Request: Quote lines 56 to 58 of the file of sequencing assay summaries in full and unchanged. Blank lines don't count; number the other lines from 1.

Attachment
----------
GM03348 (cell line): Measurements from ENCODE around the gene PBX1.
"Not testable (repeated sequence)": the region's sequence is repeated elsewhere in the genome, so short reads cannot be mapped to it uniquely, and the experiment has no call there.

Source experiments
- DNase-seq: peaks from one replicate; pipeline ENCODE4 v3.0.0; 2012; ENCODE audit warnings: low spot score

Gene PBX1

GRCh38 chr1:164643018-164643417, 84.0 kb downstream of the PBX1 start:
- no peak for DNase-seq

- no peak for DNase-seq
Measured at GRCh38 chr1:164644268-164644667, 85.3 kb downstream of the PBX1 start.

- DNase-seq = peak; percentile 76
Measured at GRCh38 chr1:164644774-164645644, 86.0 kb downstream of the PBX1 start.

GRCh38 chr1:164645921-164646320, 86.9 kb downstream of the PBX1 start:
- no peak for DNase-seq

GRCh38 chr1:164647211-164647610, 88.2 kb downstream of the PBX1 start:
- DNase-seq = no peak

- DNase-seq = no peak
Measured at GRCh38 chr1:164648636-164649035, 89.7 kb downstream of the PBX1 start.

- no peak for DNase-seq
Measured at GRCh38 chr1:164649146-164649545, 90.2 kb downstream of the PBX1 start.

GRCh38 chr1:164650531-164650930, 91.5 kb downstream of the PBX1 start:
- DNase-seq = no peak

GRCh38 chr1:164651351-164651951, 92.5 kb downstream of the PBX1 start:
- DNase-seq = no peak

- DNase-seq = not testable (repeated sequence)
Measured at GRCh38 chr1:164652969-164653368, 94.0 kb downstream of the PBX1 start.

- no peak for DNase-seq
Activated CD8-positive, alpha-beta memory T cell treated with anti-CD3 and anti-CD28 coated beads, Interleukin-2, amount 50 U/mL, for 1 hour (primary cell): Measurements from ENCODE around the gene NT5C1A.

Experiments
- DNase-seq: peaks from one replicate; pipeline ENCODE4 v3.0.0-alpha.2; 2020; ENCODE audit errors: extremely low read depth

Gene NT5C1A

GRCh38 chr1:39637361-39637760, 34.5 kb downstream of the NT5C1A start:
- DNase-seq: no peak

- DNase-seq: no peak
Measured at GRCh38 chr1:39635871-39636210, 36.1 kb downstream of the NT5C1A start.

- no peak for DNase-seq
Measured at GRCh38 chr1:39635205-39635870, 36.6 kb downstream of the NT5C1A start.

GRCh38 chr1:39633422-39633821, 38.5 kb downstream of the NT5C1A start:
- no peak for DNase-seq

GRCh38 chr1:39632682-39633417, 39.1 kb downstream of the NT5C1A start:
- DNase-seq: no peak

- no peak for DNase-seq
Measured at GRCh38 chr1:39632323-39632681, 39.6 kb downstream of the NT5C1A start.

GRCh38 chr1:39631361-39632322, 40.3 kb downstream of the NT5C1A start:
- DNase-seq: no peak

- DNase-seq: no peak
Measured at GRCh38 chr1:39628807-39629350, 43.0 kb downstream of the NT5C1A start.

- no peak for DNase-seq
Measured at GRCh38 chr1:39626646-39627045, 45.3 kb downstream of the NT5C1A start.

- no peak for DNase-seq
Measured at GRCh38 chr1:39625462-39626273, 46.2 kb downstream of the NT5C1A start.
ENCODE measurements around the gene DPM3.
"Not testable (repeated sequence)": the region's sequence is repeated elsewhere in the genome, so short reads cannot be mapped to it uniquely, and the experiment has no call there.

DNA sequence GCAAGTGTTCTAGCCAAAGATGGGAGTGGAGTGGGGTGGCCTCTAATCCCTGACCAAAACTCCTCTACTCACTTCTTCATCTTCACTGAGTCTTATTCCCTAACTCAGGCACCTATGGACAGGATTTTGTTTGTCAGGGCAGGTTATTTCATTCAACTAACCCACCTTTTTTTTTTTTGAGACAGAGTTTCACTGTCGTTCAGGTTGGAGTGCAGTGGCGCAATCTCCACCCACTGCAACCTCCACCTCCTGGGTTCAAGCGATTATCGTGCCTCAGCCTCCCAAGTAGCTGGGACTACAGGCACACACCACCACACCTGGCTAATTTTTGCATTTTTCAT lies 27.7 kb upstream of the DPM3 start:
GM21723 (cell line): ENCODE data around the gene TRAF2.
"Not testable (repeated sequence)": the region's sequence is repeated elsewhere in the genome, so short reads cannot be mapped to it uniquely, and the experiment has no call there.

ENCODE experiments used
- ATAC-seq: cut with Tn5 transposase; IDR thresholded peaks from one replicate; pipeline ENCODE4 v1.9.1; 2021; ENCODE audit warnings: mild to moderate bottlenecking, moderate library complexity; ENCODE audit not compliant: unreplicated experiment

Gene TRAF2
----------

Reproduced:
ENCODE experiments used
- ATAC-seq: cut with Tn5 transposase; IDR thresholded peaks from one replicate; pipeline ENCODE4 v1.9.1; 2021; ENCODE audit warnings: mild to moderate bottlenecking, moderate library complexity; ENCODE audit not compliant: unreplicated experiment

Gene TRAF2